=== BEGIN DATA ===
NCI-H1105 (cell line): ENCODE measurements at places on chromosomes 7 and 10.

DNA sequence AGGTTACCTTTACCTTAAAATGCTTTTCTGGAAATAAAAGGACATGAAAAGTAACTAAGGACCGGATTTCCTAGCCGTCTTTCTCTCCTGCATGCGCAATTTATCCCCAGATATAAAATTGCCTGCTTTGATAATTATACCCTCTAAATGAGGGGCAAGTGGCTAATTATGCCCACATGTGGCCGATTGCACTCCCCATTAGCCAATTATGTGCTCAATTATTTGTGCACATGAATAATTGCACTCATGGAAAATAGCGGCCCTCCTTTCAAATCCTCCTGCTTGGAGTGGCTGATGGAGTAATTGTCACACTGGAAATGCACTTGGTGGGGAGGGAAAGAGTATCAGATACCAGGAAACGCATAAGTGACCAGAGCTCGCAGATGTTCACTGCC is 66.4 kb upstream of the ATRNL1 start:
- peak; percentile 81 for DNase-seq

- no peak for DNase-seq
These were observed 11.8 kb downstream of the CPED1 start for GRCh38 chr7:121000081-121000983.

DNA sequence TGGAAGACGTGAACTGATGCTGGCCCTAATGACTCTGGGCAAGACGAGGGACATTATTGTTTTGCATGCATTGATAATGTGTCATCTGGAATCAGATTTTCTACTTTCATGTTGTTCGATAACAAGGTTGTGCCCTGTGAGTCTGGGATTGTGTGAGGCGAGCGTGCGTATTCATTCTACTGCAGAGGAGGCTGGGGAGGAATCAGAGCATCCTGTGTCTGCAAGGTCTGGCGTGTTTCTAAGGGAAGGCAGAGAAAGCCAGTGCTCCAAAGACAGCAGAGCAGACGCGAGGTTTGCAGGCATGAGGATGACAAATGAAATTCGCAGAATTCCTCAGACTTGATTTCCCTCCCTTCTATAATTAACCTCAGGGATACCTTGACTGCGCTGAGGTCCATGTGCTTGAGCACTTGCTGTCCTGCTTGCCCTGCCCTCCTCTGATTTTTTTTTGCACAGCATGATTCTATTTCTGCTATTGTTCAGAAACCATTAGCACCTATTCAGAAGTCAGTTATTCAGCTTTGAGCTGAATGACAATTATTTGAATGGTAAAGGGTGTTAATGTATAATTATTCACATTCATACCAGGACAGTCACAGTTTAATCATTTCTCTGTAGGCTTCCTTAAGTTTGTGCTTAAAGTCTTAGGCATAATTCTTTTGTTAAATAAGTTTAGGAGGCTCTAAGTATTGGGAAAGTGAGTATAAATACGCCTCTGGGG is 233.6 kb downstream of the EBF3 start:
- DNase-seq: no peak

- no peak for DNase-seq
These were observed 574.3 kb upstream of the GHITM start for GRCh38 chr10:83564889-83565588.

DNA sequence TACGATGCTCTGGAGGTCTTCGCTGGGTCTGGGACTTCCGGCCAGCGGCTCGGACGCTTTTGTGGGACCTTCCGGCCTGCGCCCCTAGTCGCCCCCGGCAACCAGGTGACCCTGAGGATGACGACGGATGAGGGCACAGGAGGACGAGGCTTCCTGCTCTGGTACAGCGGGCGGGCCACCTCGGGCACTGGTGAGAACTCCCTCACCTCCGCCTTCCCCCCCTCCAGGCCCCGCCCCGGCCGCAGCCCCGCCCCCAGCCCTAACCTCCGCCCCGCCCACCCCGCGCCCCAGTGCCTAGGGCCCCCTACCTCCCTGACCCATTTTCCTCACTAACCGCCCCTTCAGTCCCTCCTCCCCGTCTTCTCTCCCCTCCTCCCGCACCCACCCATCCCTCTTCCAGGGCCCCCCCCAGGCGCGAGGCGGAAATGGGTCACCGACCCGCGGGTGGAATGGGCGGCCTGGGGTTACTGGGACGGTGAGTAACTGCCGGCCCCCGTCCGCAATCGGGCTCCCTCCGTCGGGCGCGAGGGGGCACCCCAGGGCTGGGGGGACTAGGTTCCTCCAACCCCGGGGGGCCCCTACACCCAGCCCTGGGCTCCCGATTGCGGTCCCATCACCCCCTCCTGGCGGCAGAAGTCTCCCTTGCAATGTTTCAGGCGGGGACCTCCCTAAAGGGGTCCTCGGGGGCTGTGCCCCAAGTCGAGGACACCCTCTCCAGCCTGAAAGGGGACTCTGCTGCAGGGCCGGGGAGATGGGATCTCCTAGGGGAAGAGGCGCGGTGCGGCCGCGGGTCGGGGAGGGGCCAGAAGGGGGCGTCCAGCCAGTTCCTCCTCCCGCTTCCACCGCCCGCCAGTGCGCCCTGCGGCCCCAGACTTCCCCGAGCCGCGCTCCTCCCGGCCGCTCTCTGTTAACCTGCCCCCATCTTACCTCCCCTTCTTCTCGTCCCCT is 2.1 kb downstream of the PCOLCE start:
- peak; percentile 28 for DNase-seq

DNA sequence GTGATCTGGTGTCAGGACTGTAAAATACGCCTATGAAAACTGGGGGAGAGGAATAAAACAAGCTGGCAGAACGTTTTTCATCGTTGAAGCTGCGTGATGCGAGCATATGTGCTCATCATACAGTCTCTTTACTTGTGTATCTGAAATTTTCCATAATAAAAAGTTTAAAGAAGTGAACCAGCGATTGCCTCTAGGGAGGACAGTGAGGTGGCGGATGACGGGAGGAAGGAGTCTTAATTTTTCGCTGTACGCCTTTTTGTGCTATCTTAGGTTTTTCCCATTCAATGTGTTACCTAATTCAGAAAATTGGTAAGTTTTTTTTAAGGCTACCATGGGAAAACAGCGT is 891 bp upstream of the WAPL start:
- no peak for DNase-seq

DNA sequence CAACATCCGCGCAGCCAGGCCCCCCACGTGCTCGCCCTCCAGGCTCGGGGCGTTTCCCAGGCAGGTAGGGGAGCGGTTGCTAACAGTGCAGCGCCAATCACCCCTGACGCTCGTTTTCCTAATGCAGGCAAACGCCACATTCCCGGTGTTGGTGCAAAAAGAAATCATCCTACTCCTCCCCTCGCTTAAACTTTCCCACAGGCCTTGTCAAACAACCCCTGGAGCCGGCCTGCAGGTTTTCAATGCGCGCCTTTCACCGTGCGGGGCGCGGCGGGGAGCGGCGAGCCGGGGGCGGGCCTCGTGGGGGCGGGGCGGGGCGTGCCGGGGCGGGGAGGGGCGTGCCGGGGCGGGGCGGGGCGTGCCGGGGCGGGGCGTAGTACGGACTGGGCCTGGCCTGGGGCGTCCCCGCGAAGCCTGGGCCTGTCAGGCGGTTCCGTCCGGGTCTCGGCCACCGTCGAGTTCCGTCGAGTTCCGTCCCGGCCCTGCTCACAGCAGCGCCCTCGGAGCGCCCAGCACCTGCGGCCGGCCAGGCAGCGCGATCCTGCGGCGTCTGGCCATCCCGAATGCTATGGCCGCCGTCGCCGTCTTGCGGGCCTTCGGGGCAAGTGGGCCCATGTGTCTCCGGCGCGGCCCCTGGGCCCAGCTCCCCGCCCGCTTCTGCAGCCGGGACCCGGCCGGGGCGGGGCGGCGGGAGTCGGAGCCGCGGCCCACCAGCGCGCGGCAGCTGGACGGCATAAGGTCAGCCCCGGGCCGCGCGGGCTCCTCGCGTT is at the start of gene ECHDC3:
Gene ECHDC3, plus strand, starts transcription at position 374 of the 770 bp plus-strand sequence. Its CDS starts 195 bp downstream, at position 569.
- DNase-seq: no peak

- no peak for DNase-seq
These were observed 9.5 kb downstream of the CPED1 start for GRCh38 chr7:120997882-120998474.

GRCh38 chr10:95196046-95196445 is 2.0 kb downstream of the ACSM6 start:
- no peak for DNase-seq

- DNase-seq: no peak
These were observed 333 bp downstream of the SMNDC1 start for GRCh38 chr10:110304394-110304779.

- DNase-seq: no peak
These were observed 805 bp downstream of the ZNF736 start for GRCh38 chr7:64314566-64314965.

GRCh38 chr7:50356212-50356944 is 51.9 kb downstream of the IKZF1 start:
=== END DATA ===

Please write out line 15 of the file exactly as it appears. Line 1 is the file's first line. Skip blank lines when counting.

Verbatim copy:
Gene ECHDC3, plus strand, starts transcription at position 374 of the 770 bp plus-strand sequence. Its CDS starts 195 bp downstream, at position 569.